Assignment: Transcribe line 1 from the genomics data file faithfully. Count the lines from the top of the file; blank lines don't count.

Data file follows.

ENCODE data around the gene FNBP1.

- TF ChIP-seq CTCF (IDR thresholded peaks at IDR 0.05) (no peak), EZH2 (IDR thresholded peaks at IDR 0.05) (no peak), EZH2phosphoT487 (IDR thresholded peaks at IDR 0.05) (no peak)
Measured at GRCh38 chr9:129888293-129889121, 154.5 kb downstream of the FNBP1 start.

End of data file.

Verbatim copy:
ENCODE data around the gene FNBP1.